In Battle for Disposable Income, Dining Out Devours the Competition
"Over the past decade, we’ve seen the rise of the foodie class and decline of the record industry. Are the two related?" asks Chris Richards. "When did we start talking about new food trucks instead of new bands? When did the line outside El Centro D.F. taqueria get longer than the line outside the Black Cat? Is $8 a reasonable price for an order of duck fat french fries just because we can stream our music for free on Spotify?"
Although the direct connection may be a stretch, Richards makes a persuasive argument that "gastronomical adventures provide the thrills that rock-and-roll used to."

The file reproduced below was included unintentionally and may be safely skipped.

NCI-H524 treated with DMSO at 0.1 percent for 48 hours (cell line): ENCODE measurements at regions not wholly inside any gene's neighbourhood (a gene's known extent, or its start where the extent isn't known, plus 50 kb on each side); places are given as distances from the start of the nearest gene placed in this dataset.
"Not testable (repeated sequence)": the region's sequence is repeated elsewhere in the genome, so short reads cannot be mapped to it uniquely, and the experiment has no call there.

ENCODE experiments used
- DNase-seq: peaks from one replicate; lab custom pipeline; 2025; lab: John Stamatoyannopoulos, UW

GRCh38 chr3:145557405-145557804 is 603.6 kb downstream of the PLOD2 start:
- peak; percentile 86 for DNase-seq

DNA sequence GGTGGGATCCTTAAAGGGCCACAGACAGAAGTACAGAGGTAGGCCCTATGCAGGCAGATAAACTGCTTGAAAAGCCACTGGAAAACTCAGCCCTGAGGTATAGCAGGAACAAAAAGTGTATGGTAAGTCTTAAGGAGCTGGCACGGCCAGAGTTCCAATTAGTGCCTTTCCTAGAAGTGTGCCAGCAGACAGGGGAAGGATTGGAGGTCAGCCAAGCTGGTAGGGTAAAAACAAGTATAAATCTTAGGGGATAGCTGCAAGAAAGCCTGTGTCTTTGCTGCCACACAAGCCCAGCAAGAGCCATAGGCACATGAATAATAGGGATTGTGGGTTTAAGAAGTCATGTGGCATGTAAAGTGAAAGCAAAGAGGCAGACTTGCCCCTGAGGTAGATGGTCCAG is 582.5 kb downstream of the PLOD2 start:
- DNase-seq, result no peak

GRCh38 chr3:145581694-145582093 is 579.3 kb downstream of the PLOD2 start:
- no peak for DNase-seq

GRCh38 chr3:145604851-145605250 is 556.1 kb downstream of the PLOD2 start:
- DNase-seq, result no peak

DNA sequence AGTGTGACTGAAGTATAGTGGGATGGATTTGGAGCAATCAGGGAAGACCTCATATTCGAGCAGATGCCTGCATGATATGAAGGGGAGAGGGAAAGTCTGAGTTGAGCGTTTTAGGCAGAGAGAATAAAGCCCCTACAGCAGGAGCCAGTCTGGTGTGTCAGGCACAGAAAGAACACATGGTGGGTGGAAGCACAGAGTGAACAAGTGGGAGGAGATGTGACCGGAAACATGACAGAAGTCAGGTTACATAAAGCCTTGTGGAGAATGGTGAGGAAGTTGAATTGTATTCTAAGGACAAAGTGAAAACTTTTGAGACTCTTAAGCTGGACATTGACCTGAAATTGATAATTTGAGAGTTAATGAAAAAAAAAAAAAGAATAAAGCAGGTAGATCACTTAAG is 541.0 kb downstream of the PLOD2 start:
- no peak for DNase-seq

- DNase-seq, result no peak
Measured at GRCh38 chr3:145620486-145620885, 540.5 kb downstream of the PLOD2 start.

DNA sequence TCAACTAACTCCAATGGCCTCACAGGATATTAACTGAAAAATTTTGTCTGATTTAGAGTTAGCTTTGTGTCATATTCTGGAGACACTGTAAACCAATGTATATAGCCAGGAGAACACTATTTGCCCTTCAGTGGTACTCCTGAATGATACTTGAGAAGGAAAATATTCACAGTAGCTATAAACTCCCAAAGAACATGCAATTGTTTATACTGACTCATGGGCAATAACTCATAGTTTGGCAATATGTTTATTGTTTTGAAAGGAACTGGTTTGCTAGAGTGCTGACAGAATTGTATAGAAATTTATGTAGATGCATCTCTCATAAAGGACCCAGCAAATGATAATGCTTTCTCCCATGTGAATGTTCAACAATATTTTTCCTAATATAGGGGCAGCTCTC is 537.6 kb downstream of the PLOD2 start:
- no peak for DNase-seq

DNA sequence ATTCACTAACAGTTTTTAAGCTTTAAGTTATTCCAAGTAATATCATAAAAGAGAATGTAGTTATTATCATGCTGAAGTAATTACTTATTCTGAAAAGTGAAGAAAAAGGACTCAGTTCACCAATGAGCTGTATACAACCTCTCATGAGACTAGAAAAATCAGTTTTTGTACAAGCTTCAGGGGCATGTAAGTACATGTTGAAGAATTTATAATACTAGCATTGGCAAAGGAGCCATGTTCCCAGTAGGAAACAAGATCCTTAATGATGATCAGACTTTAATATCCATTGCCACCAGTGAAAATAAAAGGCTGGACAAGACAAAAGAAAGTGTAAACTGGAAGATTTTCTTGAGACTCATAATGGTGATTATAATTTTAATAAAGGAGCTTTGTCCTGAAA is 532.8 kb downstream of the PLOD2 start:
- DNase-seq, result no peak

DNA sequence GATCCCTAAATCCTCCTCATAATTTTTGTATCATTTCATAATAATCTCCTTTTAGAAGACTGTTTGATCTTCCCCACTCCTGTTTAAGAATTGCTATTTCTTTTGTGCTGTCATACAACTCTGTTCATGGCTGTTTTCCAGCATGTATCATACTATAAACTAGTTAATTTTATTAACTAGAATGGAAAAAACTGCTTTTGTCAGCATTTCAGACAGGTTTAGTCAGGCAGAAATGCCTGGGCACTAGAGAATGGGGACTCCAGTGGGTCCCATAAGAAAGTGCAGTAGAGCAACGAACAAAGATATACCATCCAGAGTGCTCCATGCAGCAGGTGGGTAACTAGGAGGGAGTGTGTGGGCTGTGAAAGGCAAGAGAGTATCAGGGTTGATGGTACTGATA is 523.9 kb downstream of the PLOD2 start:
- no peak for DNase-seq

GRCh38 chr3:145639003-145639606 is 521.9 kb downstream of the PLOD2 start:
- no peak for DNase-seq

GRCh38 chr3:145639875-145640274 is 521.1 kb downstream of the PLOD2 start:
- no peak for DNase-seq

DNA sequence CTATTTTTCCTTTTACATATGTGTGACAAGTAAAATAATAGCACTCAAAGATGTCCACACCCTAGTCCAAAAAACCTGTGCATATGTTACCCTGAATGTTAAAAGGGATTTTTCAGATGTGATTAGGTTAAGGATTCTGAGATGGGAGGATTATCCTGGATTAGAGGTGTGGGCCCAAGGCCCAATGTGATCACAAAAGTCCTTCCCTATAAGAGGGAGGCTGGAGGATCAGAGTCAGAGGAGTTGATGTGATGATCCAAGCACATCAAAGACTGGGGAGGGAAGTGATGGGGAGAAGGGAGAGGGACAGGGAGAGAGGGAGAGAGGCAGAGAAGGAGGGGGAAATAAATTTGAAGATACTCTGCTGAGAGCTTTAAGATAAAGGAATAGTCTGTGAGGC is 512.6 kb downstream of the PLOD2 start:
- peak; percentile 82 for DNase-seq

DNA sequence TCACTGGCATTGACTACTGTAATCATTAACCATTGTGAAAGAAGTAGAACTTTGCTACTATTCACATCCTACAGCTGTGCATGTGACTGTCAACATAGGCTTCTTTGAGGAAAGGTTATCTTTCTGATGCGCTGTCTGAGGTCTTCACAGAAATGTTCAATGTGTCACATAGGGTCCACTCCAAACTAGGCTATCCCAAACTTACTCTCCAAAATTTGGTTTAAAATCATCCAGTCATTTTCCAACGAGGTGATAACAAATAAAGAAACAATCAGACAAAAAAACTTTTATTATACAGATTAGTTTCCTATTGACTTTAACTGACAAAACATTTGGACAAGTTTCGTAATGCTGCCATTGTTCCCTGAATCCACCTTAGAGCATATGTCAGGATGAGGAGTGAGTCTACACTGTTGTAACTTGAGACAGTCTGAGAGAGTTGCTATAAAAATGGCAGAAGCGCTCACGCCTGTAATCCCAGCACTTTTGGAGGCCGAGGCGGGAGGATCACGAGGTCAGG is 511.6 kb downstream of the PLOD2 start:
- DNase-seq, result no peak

"New restaurants appeal to our sense of discovery," he says. "Our diets can reflect our identities, our politics. For fans of thrash metal and/or live octopus sashimi, food is a way to sate cravings for the maximal, visceral and extreme."
"And above all, unlike music, food provides a sensual pleasure that can’t be transmitted digitally. We can’t download a banh mi."